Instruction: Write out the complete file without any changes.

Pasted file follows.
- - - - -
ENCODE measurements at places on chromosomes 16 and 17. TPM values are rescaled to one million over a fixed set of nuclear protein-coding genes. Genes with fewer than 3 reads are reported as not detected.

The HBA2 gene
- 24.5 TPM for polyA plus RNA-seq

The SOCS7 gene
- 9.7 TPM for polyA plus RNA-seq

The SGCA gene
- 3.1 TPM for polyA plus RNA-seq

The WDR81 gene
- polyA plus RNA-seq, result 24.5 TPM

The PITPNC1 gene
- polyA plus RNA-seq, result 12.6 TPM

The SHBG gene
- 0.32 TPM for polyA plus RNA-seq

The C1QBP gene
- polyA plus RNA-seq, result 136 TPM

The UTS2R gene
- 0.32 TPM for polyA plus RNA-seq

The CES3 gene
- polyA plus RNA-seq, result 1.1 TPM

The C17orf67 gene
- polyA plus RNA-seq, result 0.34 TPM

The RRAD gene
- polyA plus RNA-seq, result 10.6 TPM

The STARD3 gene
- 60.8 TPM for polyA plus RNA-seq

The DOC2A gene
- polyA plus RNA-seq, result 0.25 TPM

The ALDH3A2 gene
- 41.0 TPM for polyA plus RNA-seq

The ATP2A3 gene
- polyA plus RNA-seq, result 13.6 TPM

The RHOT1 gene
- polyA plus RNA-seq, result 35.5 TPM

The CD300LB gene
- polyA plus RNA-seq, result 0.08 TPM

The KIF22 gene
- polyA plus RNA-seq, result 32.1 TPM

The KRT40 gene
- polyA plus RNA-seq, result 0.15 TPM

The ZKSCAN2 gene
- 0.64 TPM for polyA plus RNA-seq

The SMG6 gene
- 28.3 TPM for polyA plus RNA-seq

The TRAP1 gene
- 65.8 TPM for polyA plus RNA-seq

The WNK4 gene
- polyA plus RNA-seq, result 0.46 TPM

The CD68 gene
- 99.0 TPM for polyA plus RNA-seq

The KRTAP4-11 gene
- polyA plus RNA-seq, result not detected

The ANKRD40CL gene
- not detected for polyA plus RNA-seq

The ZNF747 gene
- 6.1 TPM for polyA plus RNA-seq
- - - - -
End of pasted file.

ENCODE measurements at places on chromosomes 16 and 17. TPM values are rescaled to one million over a fixed set of nuclear protein-coding genes. Genes with fewer than 3 reads are reported as not detected.

The HBA2 gene
- 24.5 TPM for polyA plus RNA-seq

The SOCS7 gene
- 9.7 TPM for polyA plus RNA-seq

The SGCA gene
- 3.1 TPM for polyA plus RNA-seq

The WDR81 gene
- polyA plus RNA-seq, result 24.5 TPM

The PITPNC1 gene
- polyA plus RNA-seq, result 12.6 TPM

The SHBG gene
- 0.32 TPM for polyA plus RNA-seq

The C1QBP gene
- polyA plus RNA-seq, result 136 TPM

The UTS2R gene
- 0.32 TPM for polyA plus RNA-seq

The CES3 gene
- polyA plus RNA-seq, result 1.1 TPM

The C17orf67 gene
- polyA plus RNA-seq, result 0.34 TPM

The RRAD gene
- polyA plus RNA-seq, result 10.6 TPM

The STARD3 gene
- 60.8 TPM for polyA plus RNA-seq

The DOC2A gene
- polyA plus RNA-seq, result 0.25 TPM

The ALDH3A2 gene
- 41.0 TPM for polyA plus RNA-seq

The ATP2A3 gene
- polyA plus RNA-seq, result 13.6 TPM

The RHOT1 gene
- polyA plus RNA-seq, result 35.5 TPM

The CD300LB gene
- polyA plus RNA-seq, result 0.08 TPM

The KIF22 gene
- polyA plus RNA-seq, result 32.1 TPM

The KRT40 gene
- polyA plus RNA-seq, result 0.15 TPM

The ZKSCAN2 gene
- 0.64 TPM for polyA plus RNA-seq

The SMG6 gene
- 28.3 TPM for polyA plus RNA-seq

The TRAP1 gene
- 65.8 TPM for polyA plus RNA-seq

The WNK4 gene
- polyA plus RNA-seq, result 0.46 TPM

The CD68 gene
- 99.0 TPM for polyA plus RNA-seq

The KRTAP4-11 gene
- polyA plus RNA-seq, result not detected

The ANKRD40CL gene
- not detected for polyA plus RNA-seq

The ZNF747 gene
- 6.1 TPM for polyA plus RNA-seq